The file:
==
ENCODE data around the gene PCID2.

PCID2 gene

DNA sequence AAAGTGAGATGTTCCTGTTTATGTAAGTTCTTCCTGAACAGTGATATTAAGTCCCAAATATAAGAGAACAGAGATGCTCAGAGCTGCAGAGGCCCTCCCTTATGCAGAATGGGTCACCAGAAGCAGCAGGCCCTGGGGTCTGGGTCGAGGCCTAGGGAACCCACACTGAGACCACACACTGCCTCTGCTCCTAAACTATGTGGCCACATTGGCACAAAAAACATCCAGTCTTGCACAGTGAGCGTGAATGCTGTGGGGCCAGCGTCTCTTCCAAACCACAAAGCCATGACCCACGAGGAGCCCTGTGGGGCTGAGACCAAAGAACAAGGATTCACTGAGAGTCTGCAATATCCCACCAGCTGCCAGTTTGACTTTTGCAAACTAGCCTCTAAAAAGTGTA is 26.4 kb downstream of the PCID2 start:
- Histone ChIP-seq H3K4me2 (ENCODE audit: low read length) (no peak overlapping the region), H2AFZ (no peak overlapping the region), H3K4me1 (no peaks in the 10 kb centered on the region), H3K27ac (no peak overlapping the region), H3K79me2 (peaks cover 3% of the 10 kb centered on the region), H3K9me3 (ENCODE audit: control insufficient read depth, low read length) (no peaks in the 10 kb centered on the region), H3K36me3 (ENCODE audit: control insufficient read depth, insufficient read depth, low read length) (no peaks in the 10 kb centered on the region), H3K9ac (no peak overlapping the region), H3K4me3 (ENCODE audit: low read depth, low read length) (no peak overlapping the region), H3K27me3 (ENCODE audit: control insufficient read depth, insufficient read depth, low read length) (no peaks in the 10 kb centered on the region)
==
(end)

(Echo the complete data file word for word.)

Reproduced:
ENCODE data around the gene PCID2.

PCID2 gene

DNA sequence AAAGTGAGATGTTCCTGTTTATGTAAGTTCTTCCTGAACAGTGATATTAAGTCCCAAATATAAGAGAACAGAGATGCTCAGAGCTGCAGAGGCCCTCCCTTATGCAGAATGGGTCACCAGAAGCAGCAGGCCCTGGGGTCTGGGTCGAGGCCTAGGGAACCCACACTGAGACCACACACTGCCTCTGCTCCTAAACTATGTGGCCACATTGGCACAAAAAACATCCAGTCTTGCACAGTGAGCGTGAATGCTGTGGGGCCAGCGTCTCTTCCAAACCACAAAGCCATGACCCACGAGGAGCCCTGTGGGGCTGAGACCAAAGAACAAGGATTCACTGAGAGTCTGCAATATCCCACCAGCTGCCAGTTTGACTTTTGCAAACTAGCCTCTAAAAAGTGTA is 26.4 kb downstream of the PCID2 start:
- Histone ChIP-seq H3K4me2 (ENCODE audit: low read length) (no peak overlapping the region), H2AFZ (no peak overlapping the region), H3K4me1 (no peaks in the 10 kb centered on the region), H3K27ac (no peak overlapping the region), H3K79me2 (peaks cover 3% of the 10 kb centered on the region), H3K9me3 (ENCODE audit: control insufficient read depth, low read length) (no peaks in the 10 kb centered on the region), H3K36me3 (ENCODE audit: control insufficient read depth, insufficient read depth, low read length) (no peaks in the 10 kb centered on the region), H3K9ac (no peak overlapping the region), H3K4me3 (ENCODE audit: low read depth, low read length) (no peak overlapping the region), H3K27me3 (ENCODE audit: control insufficient read depth, insufficient read depth, low read length) (no peaks in the 10 kb centered on the region)